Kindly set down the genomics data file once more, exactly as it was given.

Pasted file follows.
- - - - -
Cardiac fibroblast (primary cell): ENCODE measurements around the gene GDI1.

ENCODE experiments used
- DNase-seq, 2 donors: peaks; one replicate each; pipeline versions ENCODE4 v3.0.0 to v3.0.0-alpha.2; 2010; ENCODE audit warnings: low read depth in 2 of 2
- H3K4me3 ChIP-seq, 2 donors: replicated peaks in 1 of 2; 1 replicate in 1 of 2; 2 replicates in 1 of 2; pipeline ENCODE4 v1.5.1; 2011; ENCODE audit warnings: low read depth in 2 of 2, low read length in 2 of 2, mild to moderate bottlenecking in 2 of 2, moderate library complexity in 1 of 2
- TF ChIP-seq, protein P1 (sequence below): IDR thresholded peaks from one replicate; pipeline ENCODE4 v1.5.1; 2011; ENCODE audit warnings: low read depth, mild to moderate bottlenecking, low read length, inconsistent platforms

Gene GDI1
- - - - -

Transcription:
Cardiac fibroblast (primary cell): ENCODE measurements around the gene GDI1.

ENCODE experiments used
- DNase-seq, 2 donors: peaks; one replicate each; pipeline versions ENCODE4 v3.0.0 to v3.0.0-alpha.2; 2010; ENCODE audit warnings: low read depth in 2 of 2
- H3K4me3 ChIP-seq, 2 donors: replicated peaks in 1 of 2; 1 replicate in 1 of 2; 2 replicates in 1 of 2; pipeline ENCODE4 v1.5.1; 2011; ENCODE audit warnings: low read depth in 2 of 2, low read length in 2 of 2, mild to moderate bottlenecking in 2 of 2, moderate library complexity in 1 of 2
- TF ChIP-seq, protein P1 (sequence below): IDR thresholded peaks from one replicate; pipeline ENCODE4 v1.5.1; 2011; ENCODE audit warnings: low read depth, mild to moderate bottlenecking, low read length, inconsistent platforms

Gene GDI1